Curiousty about http asynchronous


(Makeyang) #1

es reference doc has this sentence:
The http mechanism is completely asynchronous in nature, meaning that there is no blocking thread waiting for a response.
but when I use http bulk index API, it will wait for each doc index status. so what does the asynchronous in doc mean?


(Jason Tedor) #2

It refers to the server-side where Elasticsearch uses non-blocking I/O to manage incoming connections. When a request comes in, it is asynchronously handed off to a worker thread which means that the receiving thread can immediately return to service another client request. Eventually, the worker thread will complete its work and will execute a callback to get the response back out to the client. This is what is meant by "asynchronous" and this is how Elasticsearch is able to concurrently handle a large number of requests without blocking request threads.

This is in complete opposition to a server that uses blocking I/O to manage incoming connections. In a typical "prefork" model (e.g., Apache mpm_prefork_module), a fixed number of threads (or child processes) will be preforked and then wait for client requests to come in. When a client request comes in, one of these workers will service the request from end to end (request to response). If all of these preforked workers are busy servicing client requests, too bad.

Think of a typical bank with a fixed number of teller windows; when every teller window is occupied, everyone else in line is blocked from even having their request started on. If instead a bank used a non-blocking model, tellers would take requests from clients, hand off the request to someone else and immediately move on to the next client. At some point, a worker would complete a client request, hand it back to a teller who would then forward the completed request (cash, receipt, etc.) to the appropriate client.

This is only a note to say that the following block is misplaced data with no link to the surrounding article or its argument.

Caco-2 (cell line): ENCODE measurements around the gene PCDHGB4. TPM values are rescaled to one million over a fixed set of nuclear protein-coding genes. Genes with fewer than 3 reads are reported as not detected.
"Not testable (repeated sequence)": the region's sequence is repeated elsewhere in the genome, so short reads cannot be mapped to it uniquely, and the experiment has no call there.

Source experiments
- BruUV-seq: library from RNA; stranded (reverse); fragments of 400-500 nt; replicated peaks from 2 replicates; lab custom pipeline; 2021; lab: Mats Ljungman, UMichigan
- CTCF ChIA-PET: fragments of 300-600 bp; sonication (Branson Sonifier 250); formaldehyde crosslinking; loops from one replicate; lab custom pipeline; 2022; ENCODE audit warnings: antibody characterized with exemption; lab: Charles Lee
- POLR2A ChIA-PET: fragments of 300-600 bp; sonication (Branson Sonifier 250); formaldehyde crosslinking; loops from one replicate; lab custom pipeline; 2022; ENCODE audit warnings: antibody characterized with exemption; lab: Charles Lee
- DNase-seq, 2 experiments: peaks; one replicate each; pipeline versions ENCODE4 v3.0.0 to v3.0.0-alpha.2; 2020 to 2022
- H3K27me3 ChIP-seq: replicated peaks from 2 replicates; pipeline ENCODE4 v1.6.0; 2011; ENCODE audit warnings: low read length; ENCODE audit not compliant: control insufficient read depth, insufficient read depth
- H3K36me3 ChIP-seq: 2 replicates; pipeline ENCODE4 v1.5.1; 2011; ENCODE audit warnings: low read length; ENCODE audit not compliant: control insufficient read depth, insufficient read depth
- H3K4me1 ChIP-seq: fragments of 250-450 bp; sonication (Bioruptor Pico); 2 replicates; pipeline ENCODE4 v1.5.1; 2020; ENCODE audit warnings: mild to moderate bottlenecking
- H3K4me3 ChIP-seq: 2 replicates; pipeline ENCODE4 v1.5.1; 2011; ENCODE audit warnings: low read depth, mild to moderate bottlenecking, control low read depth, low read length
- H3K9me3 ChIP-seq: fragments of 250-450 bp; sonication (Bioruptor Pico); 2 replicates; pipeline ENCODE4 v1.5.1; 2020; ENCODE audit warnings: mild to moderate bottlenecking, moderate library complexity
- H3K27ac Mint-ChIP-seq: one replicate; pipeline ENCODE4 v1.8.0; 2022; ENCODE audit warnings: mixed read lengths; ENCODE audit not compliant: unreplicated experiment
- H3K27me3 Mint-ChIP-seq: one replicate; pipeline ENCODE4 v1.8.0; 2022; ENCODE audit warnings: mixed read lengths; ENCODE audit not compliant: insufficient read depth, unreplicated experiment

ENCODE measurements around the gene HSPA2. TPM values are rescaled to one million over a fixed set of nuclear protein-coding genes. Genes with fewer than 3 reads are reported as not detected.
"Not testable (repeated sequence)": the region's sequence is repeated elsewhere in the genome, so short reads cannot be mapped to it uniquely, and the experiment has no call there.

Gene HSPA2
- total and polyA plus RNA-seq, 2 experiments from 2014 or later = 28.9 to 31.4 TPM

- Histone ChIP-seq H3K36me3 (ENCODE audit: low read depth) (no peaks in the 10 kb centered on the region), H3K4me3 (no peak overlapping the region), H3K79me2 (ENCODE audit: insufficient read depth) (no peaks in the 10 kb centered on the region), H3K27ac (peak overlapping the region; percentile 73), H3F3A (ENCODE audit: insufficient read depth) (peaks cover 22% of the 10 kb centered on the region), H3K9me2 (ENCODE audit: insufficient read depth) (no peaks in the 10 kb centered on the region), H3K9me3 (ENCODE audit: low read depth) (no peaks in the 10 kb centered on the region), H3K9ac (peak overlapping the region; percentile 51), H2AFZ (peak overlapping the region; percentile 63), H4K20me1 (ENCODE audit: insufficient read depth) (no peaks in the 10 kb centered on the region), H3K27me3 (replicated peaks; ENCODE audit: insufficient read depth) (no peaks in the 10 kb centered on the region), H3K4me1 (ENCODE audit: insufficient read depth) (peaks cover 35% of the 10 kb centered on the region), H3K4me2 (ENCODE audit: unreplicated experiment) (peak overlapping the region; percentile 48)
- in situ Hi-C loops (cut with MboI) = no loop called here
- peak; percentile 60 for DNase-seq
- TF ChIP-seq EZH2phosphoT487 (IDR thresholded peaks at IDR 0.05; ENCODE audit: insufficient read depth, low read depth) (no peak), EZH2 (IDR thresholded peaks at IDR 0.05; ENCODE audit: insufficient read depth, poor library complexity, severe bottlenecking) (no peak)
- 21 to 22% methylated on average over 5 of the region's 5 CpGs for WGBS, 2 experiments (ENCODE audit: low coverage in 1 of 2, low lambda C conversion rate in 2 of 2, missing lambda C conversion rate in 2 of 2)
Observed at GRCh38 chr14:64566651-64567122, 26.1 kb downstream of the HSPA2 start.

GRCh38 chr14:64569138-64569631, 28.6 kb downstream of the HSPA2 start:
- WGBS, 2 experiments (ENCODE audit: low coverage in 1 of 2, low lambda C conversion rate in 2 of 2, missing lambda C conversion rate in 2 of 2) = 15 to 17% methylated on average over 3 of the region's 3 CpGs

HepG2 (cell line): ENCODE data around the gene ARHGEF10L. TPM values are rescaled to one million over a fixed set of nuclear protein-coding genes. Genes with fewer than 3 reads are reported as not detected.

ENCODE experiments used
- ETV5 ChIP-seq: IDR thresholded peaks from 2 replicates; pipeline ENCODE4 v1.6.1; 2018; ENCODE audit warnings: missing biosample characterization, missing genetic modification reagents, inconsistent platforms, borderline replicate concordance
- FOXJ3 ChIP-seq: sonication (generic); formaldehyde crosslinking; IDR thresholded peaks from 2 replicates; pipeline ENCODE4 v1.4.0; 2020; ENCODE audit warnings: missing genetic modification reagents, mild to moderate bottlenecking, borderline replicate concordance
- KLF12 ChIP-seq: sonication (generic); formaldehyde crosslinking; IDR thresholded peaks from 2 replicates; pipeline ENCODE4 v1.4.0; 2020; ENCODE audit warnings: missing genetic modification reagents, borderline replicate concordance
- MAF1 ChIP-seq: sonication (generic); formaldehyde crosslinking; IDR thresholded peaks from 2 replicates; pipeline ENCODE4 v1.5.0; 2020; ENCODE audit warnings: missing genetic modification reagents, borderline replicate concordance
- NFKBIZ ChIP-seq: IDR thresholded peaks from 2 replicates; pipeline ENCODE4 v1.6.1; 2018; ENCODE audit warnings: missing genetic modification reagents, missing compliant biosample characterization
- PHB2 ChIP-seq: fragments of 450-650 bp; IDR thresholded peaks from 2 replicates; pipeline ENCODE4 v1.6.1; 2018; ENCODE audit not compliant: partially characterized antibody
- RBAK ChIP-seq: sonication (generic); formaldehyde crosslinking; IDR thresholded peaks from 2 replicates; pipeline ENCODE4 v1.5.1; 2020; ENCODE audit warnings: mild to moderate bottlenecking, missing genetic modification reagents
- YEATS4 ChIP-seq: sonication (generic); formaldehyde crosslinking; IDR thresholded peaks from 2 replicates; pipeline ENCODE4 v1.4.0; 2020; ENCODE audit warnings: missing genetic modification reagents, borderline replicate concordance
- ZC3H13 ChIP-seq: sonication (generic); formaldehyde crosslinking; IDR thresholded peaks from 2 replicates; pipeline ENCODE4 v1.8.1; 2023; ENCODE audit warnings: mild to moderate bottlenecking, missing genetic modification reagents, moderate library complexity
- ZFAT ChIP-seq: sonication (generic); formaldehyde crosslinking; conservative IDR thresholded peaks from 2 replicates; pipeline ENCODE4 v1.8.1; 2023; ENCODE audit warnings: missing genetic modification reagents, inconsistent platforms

(Nik Everett) #3

This is what it means. I was getting confused by all the other non-blocking stuff. All that other stuff I said about non-blocking internal requests is true, but its not what that sentence was talking about.


(Nik Everett) #4

Its a reference to the way elasticsearch is written. When elasticsearch
sends requests to itself around the cluster it never blocks any of its
threads. Instead it returns the thread to the thread pool and checks a new
one out when the response comes back. Requests can flow around the cluster
pretty fluidly. Searches typically run two requests against the data nodes.
Index requests hit the data node with the primary shard first then are
pushed to the replica shards, etc. The node that actually handles the http
is the same way.

Its important that elasticsearch works this way because it means it can
handle lots of requests. Threads are expensive and blocking them is
wasteful. Elasticsearch does lots of other important stuff to scale and the
guide does call all of them out but it calls this out because its one of
the more important things.


(Makeyang) #5

got it. thanks a lot


(system) #6